“What we are dealing with is the opinion of an advisory (administrative) body which is appointed by the same Government which calls for its advice and not to adjudicate upon rights of individuals. Even if we assume that the no objection by an advisory body would have the effect of affecting the objectivity of the final decision, the fact remains that it does not take the final decision. It is meant to invoke its expertise in light of the subject proposal placed before it and advise the Government as regards the feasibility of the proposed development in connection with the existing central vista region. The final decision would be that of the competent authority of the concerned department.”

Not being a statutory body, an advisory body’s opinion has no finality attached to it nor could be appealed against to superior forum.

“Undeniably, in the process of decision-making, the Government may choose to consult as many bodies and agencies as it desires and opinion of every such advisory body cannot be assailed by supplying fictional standards without keeping in view the nature of body and context of advice.”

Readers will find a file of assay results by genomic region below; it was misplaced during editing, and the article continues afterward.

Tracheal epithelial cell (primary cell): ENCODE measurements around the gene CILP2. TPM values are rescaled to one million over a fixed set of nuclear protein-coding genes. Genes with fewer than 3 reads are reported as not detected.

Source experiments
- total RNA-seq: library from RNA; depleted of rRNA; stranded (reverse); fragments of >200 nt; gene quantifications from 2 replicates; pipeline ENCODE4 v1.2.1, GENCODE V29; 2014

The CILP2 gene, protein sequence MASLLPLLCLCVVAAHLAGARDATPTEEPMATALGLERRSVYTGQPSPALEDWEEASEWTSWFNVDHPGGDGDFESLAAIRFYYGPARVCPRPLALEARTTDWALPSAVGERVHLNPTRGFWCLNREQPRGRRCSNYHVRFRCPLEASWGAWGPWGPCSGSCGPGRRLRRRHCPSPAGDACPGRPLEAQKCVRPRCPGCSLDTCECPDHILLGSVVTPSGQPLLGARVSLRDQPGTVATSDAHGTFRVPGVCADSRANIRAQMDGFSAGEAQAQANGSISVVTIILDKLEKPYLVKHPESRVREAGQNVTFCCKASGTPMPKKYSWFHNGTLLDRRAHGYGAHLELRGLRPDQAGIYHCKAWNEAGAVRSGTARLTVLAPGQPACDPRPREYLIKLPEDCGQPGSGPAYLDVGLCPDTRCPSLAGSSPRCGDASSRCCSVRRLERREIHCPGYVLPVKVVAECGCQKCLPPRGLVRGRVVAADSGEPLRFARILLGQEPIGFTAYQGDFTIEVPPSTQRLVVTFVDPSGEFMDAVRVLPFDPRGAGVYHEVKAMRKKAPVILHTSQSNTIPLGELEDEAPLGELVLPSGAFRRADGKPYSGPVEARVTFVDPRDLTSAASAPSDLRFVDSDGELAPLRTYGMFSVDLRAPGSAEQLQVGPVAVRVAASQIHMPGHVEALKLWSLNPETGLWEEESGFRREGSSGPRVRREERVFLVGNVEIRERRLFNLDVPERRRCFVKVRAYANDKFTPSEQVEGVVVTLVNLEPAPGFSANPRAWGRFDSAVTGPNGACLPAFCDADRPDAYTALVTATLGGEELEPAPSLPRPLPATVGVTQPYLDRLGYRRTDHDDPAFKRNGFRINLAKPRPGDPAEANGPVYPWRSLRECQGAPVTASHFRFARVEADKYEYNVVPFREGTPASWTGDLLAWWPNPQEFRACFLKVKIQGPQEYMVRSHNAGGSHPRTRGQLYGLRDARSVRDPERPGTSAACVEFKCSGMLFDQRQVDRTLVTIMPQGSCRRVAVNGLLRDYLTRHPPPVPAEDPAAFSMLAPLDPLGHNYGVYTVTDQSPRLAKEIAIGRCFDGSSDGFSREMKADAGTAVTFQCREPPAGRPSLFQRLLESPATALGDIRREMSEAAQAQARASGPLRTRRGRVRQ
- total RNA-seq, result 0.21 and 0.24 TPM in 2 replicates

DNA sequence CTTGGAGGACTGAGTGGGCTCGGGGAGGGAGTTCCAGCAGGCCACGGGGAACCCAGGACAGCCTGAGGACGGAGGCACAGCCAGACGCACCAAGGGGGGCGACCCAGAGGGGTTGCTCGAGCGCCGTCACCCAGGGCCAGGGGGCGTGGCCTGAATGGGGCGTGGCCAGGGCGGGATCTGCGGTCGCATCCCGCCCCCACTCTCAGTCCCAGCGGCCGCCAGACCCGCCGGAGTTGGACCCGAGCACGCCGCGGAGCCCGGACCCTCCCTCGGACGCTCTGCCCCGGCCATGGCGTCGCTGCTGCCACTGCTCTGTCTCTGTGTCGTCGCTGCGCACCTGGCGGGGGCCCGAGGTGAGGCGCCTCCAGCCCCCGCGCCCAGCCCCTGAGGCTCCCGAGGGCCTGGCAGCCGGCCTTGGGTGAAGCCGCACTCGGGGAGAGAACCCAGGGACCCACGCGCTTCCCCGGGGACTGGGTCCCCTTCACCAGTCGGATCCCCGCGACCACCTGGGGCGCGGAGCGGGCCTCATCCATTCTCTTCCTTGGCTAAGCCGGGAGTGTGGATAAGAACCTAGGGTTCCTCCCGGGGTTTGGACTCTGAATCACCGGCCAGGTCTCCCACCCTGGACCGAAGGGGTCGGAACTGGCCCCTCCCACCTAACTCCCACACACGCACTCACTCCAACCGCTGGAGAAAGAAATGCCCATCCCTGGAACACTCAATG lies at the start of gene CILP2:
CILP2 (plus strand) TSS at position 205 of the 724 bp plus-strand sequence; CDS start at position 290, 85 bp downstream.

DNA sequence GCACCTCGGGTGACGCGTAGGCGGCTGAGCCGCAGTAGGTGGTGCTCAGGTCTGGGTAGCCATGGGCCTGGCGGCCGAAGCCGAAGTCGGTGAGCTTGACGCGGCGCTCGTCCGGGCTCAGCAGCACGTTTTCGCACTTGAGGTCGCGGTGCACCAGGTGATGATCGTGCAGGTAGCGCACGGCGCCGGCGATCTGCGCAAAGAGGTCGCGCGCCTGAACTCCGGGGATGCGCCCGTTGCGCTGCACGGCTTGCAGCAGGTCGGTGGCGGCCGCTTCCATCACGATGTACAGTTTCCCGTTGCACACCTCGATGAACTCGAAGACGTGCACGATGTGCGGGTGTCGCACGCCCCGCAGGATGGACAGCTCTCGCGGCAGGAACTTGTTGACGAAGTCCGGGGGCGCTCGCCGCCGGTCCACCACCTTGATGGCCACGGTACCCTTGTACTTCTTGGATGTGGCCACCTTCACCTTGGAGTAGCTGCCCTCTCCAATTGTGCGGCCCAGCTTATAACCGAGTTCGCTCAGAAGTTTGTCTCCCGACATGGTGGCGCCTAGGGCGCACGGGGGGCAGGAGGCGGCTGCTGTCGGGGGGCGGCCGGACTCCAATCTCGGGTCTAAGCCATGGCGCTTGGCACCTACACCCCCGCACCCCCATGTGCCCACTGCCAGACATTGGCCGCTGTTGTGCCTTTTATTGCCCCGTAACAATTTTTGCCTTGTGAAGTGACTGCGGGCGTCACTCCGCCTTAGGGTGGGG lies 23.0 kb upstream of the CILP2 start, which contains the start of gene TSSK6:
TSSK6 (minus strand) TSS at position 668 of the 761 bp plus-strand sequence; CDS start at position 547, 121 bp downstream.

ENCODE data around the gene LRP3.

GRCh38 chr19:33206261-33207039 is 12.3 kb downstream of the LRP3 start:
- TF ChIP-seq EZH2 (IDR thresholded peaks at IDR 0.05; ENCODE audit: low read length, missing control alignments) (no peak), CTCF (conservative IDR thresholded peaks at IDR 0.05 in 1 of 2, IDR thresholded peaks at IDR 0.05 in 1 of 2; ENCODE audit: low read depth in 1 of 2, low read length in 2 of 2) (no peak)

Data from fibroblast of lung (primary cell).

The DUAC was sitting in an advisory capacity so as to advise the Government on aesthetics of a development/re-development project. It is not meant to analyse any other aspect of the project. In that, it is expected to apply its mind to those aspects of the project which may have a bearing on aesthetics. The Minutes succinctly reveal that complete information relating to designs was placed before the DUAC and it applied itself on an array of factors including parking, plantation of trees, traffic, appearance of facade, ventilation, landscape, building equipment etc. so far as the same are relevant for its enquiry, to fulfil its advisory duties.

“…the allegation of arbitrariness is easy to raise in a theoretical discourse, but hard to establish in a Court of law where unsubstantiated considerations have no place.”

LEGITIMATE EXPECTATION

Legitimate expectations may arise in cases when the decision-making body deviates from a set standard, thereby impinging upon the rights of those who are subjected to the decision.

“In the present case, had the project proponent entirely skipped the step of consultation with CVC, enforcing such consultation by operation of legitimate expectation may have come into play.”